Origins of Life and Agency

Introduction

The question about the origins of life, together with the investigations into minimal forms of life, is a philosophically fascinating scientific field. On the one hand it comes down to the definition of life, a terribly slippery yet fundamental question. On the other hand some of the most philosophically relevant properties of our world are already present in minimal life forms and can be precisely (i.e. empirically and formally/computationally) addressed in this field. Such properties are (among others): individuality, normativity, agency, evolution and information.

Diagram of minimal living organization: a membrane encapsulating a metabolic reaction network that selectivelly uses a template molecule to produce catalysts for its own regulation

Diagram of minimal living organization: a membrane encapsulating a metabolic reaction network that selectivelly uses a template molecule to produce catalysts for its own regulation.

The picture above captures a diagrammatic representation of a minimal protocellular system, relationship between arrows gives rise to the foundamental properties required to ground normativity, agency and individuality.

Agains replication based groundings of agency (Dawkins 1978) and evolutionary accounts of function and cognition (Millikan 1986) I defend that the origin of agency is better captured at the level of organizations, i.e. of specific types of arrangements between components of a system. In particular living systems (even the most minimal ones) are autonomous organizations: they maintain their own structure through their own continuous far-from-thermodynamic-equilibrium activity, distinguishing themselves from their environments.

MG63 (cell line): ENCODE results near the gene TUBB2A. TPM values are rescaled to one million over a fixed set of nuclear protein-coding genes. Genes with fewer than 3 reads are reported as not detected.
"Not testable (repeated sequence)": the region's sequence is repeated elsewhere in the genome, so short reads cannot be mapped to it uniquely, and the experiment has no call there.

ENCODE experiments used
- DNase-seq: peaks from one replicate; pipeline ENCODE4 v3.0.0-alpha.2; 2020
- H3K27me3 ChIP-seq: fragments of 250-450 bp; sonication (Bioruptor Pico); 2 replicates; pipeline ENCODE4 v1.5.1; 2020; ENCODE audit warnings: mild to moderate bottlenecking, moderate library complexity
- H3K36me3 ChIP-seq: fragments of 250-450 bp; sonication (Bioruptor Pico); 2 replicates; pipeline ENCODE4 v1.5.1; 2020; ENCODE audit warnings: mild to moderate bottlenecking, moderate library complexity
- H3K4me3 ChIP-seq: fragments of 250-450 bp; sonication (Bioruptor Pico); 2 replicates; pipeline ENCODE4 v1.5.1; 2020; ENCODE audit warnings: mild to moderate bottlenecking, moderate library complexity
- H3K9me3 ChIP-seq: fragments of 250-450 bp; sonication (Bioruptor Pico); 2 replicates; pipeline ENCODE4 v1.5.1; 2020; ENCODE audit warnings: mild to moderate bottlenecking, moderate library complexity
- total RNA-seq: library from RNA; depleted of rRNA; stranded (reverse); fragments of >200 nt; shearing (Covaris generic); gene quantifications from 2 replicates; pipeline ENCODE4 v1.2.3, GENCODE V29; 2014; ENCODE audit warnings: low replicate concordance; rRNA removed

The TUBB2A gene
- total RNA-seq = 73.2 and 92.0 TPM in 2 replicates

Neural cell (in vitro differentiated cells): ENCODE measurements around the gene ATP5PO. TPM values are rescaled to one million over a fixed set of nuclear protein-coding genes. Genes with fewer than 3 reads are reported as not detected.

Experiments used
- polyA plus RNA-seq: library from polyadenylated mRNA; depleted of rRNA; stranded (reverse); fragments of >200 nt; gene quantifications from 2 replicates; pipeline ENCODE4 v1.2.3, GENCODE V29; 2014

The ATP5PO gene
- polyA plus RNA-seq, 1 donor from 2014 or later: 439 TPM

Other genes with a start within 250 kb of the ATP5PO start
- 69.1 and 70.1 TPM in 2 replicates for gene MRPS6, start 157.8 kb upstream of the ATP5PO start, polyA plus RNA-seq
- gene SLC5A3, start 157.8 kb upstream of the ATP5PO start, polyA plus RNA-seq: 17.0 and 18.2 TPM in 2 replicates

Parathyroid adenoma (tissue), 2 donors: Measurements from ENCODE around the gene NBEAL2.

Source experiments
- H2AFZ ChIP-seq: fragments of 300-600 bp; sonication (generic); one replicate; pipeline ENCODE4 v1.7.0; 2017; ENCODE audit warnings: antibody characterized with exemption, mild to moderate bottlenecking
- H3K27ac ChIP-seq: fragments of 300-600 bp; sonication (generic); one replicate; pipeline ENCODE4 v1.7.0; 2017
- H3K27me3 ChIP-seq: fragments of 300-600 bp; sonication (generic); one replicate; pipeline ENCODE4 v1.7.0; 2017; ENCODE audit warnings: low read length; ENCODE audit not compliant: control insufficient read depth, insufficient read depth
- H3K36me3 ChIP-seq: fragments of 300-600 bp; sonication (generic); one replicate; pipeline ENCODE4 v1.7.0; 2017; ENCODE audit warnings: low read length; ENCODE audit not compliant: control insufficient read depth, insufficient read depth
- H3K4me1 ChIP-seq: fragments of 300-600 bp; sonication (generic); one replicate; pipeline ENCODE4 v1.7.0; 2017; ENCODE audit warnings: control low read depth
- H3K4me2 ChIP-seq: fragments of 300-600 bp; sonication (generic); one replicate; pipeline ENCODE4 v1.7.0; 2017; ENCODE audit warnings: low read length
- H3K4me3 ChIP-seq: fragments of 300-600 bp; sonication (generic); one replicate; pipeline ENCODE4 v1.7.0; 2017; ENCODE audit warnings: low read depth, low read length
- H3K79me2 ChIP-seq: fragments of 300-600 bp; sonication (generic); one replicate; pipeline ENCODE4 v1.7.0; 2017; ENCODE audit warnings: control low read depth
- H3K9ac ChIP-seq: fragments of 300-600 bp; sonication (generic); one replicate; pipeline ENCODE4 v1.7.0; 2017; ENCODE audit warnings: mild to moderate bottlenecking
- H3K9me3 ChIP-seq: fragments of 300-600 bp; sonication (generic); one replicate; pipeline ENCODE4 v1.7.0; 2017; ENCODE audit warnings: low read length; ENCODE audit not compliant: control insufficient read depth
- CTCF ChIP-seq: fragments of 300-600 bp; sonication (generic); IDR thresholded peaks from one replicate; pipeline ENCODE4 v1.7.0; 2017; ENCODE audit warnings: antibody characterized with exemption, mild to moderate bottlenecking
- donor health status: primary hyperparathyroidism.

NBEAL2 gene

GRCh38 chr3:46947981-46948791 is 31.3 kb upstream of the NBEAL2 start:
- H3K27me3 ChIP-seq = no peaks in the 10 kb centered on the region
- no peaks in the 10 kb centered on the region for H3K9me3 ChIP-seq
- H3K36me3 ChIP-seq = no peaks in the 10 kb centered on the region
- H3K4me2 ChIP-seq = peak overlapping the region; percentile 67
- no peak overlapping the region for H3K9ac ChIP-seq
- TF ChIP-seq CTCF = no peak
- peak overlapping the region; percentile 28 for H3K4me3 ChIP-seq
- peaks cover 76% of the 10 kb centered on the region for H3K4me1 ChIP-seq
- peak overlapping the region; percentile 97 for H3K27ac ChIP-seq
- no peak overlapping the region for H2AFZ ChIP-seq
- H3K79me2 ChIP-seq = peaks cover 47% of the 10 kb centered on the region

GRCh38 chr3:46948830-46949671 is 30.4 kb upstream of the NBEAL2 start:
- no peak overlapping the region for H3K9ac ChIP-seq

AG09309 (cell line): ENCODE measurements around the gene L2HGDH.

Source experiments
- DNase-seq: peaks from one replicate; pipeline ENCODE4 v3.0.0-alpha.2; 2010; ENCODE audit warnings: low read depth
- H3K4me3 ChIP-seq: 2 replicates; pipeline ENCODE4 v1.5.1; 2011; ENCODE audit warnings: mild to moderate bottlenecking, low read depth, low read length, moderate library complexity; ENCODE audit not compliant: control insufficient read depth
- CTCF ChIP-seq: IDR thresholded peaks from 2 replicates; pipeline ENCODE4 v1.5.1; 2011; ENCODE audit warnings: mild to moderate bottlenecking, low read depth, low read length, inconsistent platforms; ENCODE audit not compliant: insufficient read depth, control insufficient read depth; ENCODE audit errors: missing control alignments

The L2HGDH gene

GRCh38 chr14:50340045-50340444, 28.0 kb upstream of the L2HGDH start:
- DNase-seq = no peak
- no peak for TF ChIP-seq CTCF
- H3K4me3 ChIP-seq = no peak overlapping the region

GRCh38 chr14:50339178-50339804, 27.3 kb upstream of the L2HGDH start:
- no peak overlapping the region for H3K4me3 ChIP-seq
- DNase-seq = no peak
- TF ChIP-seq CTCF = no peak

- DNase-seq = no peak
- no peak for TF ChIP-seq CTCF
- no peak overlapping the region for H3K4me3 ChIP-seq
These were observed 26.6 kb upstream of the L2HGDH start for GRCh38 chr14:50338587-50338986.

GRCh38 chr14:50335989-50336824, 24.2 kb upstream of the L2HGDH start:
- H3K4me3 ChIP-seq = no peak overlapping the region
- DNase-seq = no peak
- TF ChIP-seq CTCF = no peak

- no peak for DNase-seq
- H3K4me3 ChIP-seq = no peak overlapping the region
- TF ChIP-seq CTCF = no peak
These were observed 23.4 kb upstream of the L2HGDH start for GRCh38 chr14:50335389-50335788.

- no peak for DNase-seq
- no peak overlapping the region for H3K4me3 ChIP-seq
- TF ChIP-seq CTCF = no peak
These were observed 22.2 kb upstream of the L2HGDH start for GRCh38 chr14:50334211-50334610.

The phenomenologist Hans Jonas, considered metabolism to be at the core of phenomenology and pictures living systems as in a permanent state of precariousness, free from specific material constituents but equally in a continuous need to assert their otherwise decaying identity. It is the regulation of their precarious conditions of existence what imbues living organization with an agentive nature, unlike “self”-replicating inert molecules (like DNA) that resemble more a template scaffolding of a complex body than the source of its agency.

More recently, together with Matthew Egbert and Ezequiel Di Paolo, I have been exploring the evolutionary implications of metabolism-based agency (i.e. behavioral patterns that are controlled by metabolic dynamic): we have observed that interesting positive feedback effects can be established between the norms (requirements and possibilities of survival) that emerge from metabolism and its direct influence on behaviour. We have termed this process as Behavioural Metabolution.

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